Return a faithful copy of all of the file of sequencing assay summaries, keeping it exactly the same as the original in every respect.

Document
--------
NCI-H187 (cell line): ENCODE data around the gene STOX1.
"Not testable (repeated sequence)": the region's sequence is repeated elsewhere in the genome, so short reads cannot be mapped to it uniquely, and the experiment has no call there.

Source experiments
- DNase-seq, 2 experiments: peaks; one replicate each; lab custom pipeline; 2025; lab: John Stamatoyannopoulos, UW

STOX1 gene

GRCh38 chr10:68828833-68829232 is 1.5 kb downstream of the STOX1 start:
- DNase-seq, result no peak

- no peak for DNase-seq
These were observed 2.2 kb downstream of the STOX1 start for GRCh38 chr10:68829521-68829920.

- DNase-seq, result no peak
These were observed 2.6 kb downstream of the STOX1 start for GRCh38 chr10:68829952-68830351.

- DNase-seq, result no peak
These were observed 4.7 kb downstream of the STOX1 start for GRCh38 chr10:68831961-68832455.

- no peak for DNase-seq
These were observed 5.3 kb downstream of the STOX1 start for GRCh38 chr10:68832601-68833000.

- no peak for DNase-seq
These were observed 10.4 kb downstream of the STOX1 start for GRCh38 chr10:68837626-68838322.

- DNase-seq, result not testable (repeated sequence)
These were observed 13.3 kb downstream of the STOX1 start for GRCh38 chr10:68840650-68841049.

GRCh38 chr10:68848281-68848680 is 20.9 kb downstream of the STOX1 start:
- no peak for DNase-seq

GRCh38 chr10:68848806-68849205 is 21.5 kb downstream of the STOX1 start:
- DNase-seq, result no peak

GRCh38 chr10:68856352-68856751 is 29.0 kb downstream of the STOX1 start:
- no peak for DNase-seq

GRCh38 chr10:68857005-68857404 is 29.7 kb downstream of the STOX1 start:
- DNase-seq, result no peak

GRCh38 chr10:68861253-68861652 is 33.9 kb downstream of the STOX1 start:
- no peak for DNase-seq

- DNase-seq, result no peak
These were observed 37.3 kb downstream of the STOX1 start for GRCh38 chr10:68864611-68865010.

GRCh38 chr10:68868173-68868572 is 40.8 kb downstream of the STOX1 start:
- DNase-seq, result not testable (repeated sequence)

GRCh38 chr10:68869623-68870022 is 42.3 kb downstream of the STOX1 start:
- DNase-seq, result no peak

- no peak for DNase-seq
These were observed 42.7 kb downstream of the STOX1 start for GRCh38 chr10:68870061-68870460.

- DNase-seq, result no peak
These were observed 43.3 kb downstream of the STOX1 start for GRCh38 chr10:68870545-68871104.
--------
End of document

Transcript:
NCI-H187 (cell line): ENCODE data around the gene STOX1.
"Not testable (repeated sequence)": the region's sequence is repeated elsewhere in the genome, so short reads cannot be mapped to it uniquely, and the experiment has no call there.

Source experiments
- DNase-seq, 2 experiments: peaks; one replicate each; lab custom pipeline; 2025; lab: John Stamatoyannopoulos, UW

STOX1 gene

GRCh38 chr10:68828833-68829232 is 1.5 kb downstream of the STOX1 start:
- DNase-seq, result no peak

- no peak for DNase-seq
These were observed 2.2 kb downstream of the STOX1 start for GRCh38 chr10:68829521-68829920.

- DNase-seq, result no peak
These were observed 2.6 kb downstream of the STOX1 start for GRCh38 chr10:68829952-68830351.

- DNase-seq, result no peak
These were observed 4.7 kb downstream of the STOX1 start for GRCh38 chr10:68831961-68832455.

- no peak for DNase-seq
These were observed 5.3 kb downstream of the STOX1 start for GRCh38 chr10:68832601-68833000.

- no peak for DNase-seq
These were observed 10.4 kb downstream of the STOX1 start for GRCh38 chr10:68837626-68838322.

- DNase-seq, result not testable (repeated sequence)
These were observed 13.3 kb downstream of the STOX1 start for GRCh38 chr10:68840650-68841049.

GRCh38 chr10:68848281-68848680 is 20.9 kb downstream of the STOX1 start:
- no peak for DNase-seq

GRCh38 chr10:68848806-68849205 is 21.5 kb downstream of the STOX1 start:
- DNase-seq, result no peak

GRCh38 chr10:68856352-68856751 is 29.0 kb downstream of the STOX1 start:
- no peak for DNase-seq

GRCh38 chr10:68857005-68857404 is 29.7 kb downstream of the STOX1 start:
- DNase-seq, result no peak

GRCh38 chr10:68861253-68861652 is 33.9 kb downstream of the STOX1 start:
- no peak for DNase-seq

- DNase-seq, result no peak
These were observed 37.3 kb downstream of the STOX1 start for GRCh38 chr10:68864611-68865010.

GRCh38 chr10:68868173-68868572 is 40.8 kb downstream of the STOX1 start:
- DNase-seq, result not testable (repeated sequence)

GRCh38 chr10:68869623-68870022 is 42.3 kb downstream of the STOX1 start:
- DNase-seq, result no peak

- no peak for DNase-seq
These were observed 42.7 kb downstream of the STOX1 start for GRCh38 chr10:68870061-68870460.

- DNase-seq, result no peak
These were observed 43.3 kb downstream of the STOX1 start for GRCh38 chr10:68870545-68871104.